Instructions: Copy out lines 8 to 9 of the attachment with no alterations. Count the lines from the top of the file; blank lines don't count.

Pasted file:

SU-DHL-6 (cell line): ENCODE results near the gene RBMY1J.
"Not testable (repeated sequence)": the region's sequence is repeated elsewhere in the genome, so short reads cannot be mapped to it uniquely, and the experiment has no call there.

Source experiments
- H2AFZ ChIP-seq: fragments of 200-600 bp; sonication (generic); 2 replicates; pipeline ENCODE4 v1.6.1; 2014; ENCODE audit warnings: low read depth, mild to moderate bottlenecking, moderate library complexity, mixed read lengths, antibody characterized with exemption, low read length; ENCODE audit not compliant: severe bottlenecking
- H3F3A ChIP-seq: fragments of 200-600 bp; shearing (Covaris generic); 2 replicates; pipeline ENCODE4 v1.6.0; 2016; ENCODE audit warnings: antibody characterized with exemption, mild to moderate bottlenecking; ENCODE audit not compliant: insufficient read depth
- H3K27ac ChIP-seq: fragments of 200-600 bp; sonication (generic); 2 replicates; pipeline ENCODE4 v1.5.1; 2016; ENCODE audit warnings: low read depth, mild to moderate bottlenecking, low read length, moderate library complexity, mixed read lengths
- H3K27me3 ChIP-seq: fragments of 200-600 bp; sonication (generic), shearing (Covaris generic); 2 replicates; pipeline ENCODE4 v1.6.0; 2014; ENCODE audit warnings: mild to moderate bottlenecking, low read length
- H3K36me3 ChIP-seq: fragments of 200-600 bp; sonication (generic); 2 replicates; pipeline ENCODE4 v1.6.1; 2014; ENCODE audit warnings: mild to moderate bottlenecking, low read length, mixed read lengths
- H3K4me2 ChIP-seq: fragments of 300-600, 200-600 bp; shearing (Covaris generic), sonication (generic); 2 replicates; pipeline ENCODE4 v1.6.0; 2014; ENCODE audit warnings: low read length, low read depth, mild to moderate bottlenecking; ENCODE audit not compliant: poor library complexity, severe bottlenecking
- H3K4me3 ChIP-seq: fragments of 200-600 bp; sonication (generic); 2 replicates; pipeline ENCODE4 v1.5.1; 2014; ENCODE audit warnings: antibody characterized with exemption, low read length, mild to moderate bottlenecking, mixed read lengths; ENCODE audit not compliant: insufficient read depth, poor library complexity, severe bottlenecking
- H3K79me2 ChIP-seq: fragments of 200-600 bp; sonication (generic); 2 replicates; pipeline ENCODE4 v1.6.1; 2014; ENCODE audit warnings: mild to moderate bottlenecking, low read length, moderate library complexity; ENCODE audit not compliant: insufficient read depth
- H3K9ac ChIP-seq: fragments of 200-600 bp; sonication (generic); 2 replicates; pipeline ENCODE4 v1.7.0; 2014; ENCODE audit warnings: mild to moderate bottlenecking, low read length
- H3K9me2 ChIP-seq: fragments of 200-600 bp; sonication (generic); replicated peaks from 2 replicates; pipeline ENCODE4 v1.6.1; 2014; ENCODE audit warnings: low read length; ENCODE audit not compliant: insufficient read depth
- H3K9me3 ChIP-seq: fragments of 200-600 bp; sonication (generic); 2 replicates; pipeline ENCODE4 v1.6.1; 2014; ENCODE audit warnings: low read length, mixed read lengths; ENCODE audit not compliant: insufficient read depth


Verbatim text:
- H3K36me3 ChIP-seq: fragments of 200-600 bp; sonication (generic); 2 replicates; pipeline ENCODE4 v1.6.1; 2014; ENCODE audit warnings: mild to moderate bottlenecking, low read length, mixed read lengths
- H3K4me2 ChIP-seq: fragments of 300-600, 200-600 bp; shearing (Covaris generic), sonication (generic); 2 replicates; pipeline ENCODE4 v1.6.0; 2014; ENCODE audit warnings: low read length, low read depth, mild to moderate bottlenecking; ENCODE audit not compliant: poor library complexity, severe bottlenecking